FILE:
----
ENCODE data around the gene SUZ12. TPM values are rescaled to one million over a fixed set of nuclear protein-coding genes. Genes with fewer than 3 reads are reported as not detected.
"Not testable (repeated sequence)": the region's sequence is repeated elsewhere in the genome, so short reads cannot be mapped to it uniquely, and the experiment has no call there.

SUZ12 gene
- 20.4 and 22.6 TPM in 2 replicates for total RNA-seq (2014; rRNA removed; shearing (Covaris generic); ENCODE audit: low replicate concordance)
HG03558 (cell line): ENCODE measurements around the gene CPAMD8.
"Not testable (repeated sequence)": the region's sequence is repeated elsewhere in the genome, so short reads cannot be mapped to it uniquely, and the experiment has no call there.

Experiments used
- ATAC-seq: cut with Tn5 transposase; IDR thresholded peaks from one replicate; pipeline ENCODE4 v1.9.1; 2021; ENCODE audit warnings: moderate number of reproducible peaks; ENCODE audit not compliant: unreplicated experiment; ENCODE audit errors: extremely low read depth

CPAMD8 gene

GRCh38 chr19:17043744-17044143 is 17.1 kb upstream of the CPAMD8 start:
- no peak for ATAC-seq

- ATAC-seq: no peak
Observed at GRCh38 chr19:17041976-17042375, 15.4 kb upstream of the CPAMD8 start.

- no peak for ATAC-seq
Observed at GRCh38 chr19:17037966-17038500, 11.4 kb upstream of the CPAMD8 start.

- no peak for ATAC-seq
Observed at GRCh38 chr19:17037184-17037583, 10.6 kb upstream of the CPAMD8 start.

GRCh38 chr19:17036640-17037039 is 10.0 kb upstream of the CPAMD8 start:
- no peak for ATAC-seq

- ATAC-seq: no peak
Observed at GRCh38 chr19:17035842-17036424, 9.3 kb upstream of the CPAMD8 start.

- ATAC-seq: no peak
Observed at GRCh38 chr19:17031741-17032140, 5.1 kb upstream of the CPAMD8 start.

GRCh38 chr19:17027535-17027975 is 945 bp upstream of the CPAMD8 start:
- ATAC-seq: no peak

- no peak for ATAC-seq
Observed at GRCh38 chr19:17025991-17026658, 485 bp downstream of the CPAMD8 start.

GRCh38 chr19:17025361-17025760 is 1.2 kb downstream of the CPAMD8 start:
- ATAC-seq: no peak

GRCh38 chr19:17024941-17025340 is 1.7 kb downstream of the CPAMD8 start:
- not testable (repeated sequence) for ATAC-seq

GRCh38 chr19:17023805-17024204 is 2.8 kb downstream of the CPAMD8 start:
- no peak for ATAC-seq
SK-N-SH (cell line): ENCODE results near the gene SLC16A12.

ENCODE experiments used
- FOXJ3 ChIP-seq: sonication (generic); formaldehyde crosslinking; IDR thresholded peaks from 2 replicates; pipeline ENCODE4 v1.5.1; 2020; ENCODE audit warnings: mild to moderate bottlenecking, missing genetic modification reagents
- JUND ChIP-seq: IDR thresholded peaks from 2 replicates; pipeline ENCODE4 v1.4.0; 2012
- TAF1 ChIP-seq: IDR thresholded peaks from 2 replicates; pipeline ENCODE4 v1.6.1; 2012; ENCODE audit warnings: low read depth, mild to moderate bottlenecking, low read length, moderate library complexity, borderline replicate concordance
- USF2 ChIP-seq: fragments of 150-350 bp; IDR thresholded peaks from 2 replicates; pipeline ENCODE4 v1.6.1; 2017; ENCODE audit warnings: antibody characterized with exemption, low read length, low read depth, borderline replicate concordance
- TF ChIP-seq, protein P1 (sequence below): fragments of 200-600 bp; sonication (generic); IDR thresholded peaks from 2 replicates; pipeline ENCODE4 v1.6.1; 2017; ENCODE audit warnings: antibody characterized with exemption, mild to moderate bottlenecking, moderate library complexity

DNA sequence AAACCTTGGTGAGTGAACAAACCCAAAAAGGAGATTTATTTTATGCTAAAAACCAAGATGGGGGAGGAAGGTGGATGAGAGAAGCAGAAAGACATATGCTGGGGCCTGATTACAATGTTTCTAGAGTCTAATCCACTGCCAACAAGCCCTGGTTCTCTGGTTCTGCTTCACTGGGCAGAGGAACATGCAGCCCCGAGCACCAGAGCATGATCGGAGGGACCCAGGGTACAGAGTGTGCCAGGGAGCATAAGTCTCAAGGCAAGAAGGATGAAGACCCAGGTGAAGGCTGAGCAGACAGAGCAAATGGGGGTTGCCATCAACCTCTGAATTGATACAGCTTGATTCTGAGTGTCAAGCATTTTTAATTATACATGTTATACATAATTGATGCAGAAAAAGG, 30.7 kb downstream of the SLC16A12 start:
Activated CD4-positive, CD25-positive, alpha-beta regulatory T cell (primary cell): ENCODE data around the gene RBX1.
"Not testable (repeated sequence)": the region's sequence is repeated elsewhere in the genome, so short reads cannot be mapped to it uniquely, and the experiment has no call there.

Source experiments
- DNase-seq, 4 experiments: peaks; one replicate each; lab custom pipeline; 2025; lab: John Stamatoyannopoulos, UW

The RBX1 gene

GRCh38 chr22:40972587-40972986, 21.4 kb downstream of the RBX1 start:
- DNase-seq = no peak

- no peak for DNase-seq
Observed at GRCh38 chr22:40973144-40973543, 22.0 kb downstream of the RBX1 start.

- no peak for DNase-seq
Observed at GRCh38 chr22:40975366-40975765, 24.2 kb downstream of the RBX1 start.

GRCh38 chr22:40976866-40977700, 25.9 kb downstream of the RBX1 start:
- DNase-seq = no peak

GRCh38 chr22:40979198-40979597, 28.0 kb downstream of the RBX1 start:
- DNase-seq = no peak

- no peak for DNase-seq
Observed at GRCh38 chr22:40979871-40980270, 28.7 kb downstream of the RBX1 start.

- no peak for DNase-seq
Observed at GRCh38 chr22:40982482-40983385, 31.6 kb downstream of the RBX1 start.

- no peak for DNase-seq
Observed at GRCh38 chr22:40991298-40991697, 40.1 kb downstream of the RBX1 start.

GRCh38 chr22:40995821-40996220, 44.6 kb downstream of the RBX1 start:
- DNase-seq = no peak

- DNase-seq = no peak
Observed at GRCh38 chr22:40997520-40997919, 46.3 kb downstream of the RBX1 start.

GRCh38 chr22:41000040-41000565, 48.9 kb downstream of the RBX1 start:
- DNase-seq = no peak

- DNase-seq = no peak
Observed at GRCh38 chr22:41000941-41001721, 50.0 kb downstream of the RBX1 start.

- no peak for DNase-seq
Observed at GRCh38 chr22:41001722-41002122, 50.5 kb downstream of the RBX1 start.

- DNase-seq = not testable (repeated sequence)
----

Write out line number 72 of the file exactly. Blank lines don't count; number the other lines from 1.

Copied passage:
Observed at GRCh38 chr22:41001722-41002122, 50.5 kb downstream of the RBX1 start.